More than ever before, the long-ruling Liberal Democratic Party is being forced to curry favor with an opposition party--this time the Buddhist-backed, pacifist Komeito. The LDP needs Komeito's votes in the Upper House, where it lost control in 1989. Komeito is using its leverage to brake LDP moves to expand Japan's global role. Reflecting the views of the Buddhist housewives who are its core supporters, Komeito is putting restrictions on the LDP's $9 billion gulf aid package. The party has also won a shift of defense funds to help pay for the aid.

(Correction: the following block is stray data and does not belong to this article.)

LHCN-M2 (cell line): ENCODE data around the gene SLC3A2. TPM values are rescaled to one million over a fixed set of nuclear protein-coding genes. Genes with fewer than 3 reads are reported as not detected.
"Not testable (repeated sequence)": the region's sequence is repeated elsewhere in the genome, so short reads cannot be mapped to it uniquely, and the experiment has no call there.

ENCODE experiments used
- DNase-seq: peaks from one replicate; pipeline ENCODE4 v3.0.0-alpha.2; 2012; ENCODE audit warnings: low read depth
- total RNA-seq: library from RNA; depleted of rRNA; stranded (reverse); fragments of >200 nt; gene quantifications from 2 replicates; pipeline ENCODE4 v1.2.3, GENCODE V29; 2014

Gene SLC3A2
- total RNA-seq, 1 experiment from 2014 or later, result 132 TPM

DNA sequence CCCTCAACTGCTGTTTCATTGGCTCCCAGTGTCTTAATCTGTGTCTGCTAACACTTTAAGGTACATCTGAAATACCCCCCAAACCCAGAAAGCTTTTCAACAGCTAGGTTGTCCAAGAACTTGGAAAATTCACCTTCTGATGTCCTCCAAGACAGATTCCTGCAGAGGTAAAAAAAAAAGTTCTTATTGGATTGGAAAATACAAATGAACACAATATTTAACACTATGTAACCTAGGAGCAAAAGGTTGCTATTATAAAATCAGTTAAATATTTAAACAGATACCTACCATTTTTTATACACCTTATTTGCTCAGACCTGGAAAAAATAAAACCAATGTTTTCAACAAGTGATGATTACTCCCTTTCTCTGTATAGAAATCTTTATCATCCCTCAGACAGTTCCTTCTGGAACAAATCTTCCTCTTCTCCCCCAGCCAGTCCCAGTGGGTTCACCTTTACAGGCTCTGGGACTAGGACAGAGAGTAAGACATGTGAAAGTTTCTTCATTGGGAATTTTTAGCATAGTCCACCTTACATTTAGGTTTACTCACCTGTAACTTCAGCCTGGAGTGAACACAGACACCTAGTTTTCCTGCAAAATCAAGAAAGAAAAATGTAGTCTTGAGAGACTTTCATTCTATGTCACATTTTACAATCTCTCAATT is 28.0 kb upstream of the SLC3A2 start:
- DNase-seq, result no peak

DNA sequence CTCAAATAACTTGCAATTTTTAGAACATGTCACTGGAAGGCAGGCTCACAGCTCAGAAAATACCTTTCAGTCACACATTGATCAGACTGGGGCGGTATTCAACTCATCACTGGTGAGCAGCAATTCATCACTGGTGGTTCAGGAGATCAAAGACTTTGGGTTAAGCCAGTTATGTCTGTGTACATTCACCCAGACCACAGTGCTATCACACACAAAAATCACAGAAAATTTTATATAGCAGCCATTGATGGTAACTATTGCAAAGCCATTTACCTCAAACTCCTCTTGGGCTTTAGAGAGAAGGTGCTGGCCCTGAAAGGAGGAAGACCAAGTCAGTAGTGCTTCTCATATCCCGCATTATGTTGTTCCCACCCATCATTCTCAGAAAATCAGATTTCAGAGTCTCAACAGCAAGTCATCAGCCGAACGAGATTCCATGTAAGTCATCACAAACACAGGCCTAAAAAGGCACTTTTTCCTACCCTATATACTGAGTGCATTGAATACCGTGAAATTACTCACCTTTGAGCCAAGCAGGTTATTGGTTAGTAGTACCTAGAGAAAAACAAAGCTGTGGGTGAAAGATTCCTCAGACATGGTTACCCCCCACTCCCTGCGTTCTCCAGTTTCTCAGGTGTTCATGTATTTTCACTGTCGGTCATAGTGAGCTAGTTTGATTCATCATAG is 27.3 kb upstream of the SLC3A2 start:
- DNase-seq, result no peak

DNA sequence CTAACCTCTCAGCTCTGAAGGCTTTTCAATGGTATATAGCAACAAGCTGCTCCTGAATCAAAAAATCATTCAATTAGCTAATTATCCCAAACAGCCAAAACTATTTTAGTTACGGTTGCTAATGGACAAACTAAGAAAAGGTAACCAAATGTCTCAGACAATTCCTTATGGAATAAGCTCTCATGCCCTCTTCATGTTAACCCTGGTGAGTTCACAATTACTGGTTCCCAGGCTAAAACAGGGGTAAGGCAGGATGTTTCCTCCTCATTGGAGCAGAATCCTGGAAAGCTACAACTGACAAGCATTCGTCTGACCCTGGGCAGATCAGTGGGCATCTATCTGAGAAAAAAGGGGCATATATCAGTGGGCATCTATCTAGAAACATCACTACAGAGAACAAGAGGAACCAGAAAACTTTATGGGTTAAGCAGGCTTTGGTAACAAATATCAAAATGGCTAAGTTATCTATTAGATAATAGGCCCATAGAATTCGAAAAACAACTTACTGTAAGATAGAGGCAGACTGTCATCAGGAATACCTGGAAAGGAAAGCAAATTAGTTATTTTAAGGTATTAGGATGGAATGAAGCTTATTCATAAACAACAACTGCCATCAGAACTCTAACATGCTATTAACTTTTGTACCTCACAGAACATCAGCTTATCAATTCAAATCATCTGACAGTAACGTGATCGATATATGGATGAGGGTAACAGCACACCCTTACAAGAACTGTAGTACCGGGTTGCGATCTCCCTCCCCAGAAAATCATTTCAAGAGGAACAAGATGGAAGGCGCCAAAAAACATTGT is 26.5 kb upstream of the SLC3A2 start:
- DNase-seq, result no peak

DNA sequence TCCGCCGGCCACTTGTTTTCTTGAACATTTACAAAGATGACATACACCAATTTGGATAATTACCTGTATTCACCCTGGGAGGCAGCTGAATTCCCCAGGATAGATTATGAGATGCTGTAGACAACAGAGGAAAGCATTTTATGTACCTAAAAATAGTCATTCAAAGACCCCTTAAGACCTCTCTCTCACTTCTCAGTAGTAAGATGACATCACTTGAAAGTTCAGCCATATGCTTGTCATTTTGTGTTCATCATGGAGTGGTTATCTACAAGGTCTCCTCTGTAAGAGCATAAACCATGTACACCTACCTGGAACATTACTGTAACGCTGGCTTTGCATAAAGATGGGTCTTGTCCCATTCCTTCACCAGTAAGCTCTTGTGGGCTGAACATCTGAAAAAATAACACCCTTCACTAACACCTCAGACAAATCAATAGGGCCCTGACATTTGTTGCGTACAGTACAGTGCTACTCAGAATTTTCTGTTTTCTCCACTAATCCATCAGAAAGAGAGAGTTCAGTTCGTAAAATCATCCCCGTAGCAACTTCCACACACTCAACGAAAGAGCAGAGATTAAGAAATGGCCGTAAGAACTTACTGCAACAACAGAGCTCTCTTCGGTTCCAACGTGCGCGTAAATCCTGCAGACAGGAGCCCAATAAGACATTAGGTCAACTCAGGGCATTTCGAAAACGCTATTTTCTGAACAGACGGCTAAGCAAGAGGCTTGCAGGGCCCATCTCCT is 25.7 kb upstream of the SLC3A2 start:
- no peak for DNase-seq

Politically, Komeito is forcing the LDP to strike risky electoral deals, such as LDP Secretary General Ichiro Ozawa's agreement to back Komeito's candidate for governor in April's Tokyo election. This means deserting incumbent Governor Shunichi Suzuki, favored by the LDP's Tokyo chapter. If Suzuki wins, the powerful Ozawa may have to resign. This could trigger an upheaval in the LDP. While Komeito is helping extend the LDP's rule, the price it is extracting in return may prove politically costly.